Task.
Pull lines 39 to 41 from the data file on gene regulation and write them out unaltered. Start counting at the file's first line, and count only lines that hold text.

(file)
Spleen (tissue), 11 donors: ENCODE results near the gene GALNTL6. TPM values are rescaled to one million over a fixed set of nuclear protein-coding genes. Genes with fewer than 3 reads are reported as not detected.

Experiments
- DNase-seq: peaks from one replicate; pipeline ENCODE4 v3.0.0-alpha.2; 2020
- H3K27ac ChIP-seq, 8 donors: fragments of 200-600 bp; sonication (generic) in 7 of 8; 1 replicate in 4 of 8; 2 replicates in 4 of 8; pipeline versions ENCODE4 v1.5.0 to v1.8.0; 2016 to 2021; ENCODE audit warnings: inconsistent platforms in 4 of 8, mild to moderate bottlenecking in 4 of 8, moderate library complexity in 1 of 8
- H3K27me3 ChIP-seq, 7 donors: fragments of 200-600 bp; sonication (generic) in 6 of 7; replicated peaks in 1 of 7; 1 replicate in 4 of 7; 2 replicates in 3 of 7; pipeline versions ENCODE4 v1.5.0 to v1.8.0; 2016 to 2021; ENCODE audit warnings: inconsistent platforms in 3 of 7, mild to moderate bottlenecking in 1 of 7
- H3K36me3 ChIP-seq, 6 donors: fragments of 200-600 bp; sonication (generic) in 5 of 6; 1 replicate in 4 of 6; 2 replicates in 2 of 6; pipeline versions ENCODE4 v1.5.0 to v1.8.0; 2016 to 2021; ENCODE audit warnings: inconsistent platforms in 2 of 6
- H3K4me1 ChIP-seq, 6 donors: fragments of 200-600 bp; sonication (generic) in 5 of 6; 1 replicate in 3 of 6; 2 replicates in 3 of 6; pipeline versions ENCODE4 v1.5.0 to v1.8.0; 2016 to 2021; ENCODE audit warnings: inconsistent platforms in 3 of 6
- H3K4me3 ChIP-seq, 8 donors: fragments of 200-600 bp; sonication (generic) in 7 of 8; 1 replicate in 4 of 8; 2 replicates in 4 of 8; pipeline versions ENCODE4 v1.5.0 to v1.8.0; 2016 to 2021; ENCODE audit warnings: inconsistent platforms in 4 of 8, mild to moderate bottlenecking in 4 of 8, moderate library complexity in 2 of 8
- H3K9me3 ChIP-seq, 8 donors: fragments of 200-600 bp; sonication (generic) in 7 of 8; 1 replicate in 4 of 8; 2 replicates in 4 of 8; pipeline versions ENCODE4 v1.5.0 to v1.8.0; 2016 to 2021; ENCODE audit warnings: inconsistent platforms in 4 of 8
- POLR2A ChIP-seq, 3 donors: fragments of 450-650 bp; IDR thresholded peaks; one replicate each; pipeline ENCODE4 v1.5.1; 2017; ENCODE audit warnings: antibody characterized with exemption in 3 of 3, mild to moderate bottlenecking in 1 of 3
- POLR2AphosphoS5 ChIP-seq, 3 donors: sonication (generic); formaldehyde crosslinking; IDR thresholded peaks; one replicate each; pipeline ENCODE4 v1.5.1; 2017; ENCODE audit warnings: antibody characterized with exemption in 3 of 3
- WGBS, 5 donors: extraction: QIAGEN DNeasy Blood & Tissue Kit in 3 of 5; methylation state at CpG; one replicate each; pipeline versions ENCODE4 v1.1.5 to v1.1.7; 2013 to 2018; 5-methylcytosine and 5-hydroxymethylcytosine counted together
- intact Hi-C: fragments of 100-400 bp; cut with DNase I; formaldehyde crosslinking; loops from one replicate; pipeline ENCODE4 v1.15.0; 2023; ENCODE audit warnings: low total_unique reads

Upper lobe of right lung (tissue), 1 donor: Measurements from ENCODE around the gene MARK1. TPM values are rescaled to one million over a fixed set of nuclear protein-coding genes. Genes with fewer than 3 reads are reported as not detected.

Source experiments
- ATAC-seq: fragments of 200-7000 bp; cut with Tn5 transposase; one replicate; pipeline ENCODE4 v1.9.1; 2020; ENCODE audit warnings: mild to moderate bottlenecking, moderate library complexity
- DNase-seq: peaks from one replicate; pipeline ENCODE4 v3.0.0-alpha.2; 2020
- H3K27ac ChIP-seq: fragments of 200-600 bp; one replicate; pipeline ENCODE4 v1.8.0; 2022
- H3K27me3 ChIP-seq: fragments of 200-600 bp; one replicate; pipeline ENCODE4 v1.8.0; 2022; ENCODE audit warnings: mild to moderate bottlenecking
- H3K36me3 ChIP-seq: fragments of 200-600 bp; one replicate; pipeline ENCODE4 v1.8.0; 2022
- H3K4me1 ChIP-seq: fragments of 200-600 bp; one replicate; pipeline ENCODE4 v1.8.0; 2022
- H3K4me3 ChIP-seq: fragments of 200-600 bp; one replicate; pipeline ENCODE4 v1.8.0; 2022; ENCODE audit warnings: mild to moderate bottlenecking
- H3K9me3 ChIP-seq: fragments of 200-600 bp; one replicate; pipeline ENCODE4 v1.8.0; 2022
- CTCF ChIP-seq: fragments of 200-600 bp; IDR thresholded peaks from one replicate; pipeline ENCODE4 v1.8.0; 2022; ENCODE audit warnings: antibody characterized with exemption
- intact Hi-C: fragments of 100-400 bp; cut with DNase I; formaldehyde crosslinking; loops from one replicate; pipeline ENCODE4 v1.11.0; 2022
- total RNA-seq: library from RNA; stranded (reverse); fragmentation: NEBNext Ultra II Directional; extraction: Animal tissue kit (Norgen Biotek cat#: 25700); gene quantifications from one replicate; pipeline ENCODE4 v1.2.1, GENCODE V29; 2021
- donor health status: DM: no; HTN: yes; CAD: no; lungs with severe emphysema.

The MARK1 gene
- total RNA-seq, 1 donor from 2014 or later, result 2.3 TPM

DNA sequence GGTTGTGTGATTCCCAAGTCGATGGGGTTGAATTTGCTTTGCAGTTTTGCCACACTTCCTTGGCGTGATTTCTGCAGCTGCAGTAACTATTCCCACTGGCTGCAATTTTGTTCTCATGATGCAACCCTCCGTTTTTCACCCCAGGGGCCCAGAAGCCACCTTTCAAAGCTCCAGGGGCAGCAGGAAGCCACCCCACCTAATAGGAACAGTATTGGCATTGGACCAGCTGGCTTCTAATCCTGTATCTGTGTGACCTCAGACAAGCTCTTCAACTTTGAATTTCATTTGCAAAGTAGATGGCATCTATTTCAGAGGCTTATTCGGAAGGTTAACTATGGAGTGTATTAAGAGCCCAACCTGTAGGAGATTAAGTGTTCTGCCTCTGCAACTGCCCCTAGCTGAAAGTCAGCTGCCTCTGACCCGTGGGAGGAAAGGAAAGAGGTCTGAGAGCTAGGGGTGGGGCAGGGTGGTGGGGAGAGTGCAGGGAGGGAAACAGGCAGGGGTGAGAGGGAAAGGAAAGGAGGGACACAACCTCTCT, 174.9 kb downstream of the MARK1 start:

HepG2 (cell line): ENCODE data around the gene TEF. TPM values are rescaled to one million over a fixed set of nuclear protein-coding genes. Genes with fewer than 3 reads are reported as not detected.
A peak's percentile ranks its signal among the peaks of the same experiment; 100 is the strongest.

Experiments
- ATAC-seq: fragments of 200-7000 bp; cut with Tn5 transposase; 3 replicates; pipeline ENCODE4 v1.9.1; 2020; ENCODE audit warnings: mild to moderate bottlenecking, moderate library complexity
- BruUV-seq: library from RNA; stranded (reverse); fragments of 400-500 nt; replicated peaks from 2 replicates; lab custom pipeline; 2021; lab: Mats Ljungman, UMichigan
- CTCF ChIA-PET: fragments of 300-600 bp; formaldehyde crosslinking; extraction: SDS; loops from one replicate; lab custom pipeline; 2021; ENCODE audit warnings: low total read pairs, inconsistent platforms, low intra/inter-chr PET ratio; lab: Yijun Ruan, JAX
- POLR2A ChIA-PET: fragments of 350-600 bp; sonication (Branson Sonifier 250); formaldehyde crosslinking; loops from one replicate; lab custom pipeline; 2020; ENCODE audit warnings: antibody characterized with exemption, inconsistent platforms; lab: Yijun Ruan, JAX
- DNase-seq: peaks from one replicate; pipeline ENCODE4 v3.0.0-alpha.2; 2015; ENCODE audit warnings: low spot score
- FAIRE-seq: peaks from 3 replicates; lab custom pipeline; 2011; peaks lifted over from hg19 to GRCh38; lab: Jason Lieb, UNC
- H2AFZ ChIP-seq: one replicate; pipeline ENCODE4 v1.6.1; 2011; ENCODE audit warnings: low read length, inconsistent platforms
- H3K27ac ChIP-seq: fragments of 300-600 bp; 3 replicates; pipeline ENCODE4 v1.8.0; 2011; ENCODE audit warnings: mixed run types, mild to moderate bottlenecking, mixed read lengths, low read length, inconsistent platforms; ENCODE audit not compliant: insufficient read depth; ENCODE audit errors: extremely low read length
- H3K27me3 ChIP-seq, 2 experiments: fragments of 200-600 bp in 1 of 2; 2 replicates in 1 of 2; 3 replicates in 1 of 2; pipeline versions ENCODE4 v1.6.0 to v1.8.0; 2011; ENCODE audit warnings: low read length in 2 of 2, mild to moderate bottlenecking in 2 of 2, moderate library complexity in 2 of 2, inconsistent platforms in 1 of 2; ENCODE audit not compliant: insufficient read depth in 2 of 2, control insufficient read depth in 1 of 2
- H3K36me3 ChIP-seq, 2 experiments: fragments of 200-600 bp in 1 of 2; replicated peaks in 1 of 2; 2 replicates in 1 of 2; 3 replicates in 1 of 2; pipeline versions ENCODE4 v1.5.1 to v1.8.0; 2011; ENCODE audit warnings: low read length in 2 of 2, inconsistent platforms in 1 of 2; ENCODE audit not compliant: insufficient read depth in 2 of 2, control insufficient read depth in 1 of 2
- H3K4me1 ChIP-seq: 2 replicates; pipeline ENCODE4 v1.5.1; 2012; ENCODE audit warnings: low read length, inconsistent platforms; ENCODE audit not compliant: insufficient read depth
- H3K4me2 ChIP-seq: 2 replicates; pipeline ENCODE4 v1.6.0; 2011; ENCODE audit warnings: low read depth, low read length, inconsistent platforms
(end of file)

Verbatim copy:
- FAIRE-seq: peaks from 3 replicates; lab custom pipeline; 2011; peaks lifted over from hg19 to GRCh38; lab: Jason Lieb, UNC
- H2AFZ ChIP-seq: one replicate; pipeline ENCODE4 v1.6.1; 2011; ENCODE audit warnings: low read length, inconsistent platforms
- H3K27ac ChIP-seq: fragments of 300-600 bp; 3 replicates; pipeline ENCODE4 v1.8.0; 2011; ENCODE audit warnings: mixed run types, mild to moderate bottlenecking, mixed read lengths, low read length, inconsistent platforms; ENCODE audit not compliant: insufficient read depth; ENCODE audit errors: extremely low read length